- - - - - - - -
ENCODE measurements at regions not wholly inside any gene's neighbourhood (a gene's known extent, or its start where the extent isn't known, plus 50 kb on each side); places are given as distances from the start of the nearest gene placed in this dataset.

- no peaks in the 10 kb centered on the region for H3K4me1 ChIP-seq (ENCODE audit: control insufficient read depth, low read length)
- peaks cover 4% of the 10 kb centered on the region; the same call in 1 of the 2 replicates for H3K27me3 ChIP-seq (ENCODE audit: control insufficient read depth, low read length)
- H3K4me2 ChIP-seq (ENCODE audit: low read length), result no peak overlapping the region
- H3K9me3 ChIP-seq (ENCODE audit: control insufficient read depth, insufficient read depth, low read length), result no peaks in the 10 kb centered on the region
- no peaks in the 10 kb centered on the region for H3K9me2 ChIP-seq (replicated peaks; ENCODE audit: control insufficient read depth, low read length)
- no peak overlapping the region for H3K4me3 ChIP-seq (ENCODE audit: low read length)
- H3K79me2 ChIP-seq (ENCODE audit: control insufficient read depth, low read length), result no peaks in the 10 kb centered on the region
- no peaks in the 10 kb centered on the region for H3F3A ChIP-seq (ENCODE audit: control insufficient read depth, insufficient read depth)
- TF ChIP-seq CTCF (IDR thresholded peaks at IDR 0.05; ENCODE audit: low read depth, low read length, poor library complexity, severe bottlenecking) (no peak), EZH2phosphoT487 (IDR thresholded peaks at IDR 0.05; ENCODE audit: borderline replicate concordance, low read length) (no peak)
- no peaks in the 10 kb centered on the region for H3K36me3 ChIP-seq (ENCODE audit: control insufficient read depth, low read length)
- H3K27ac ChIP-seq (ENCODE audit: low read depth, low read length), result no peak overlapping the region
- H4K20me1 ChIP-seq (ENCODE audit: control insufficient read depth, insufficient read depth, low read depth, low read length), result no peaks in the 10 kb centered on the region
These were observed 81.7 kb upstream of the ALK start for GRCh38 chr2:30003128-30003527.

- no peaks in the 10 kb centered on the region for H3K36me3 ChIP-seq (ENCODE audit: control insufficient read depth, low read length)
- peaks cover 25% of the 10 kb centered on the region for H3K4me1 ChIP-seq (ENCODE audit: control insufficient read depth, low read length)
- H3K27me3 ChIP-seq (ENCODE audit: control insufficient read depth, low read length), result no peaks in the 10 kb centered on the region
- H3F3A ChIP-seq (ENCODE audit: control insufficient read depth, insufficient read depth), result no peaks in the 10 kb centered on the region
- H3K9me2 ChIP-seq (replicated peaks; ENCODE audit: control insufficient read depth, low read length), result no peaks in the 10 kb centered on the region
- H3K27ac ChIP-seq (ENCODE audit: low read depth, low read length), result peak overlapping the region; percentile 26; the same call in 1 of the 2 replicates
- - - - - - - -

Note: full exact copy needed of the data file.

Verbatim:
ENCODE measurements at regions not wholly inside any gene's neighbourhood (a gene's known extent, or its start where the extent isn't known, plus 50 kb on each side); places are given as distances from the start of the nearest gene placed in this dataset.

- no peaks in the 10 kb centered on the region for H3K4me1 ChIP-seq (ENCODE audit: control insufficient read depth, low read length)
- peaks cover 4% of the 10 kb centered on the region; the same call in 1 of the 2 replicates for H3K27me3 ChIP-seq (ENCODE audit: control insufficient read depth, low read length)
- H3K4me2 ChIP-seq (ENCODE audit: low read length), result no peak overlapping the region
- H3K9me3 ChIP-seq (ENCODE audit: control insufficient read depth, insufficient read depth, low read length), result no peaks in the 10 kb centered on the region
- no peaks in the 10 kb centered on the region for H3K9me2 ChIP-seq (replicated peaks; ENCODE audit: control insufficient read depth, low read length)
- no peak overlapping the region for H3K4me3 ChIP-seq (ENCODE audit: low read length)
- H3K79me2 ChIP-seq (ENCODE audit: control insufficient read depth, low read length), result no peaks in the 10 kb centered on the region
- no peaks in the 10 kb centered on the region for H3F3A ChIP-seq (ENCODE audit: control insufficient read depth, insufficient read depth)
- TF ChIP-seq CTCF (IDR thresholded peaks at IDR 0.05; ENCODE audit: low read depth, low read length, poor library complexity, severe bottlenecking) (no peak), EZH2phosphoT487 (IDR thresholded peaks at IDR 0.05; ENCODE audit: borderline replicate concordance, low read length) (no peak)
- no peaks in the 10 kb centered on the region for H3K36me3 ChIP-seq (ENCODE audit: control insufficient read depth, low read length)
- H3K27ac ChIP-seq (ENCODE audit: low read depth, low read length), result no peak overlapping the region
- H4K20me1 ChIP-seq (ENCODE audit: control insufficient read depth, insufficient read depth, low read depth, low read length), result no peaks in the 10 kb centered on the region
These were observed 81.7 kb upstream of the ALK start for GRCh38 chr2:30003128-30003527.

- no peaks in the 10 kb centered on the region for H3K36me3 ChIP-seq (ENCODE audit: control insufficient read depth, low read length)
- peaks cover 25% of the 10 kb centered on the region for H3K4me1 ChIP-seq (ENCODE audit: control insufficient read depth, low read length)
- H3K27me3 ChIP-seq (ENCODE audit: control insufficient read depth, low read length), result no peaks in the 10 kb centered on the region
- H3F3A ChIP-seq (ENCODE audit: control insufficient read depth, insufficient read depth), result no peaks in the 10 kb centered on the region
- H3K9me2 ChIP-seq (replicated peaks; ENCODE audit: control insufficient read depth, low read length), result no peaks in the 10 kb centered on the region
- H3K27ac ChIP-seq (ENCODE audit: low read depth, low read length), result peak overlapping the region; percentile 26; the same call in 1 of the 2 replicates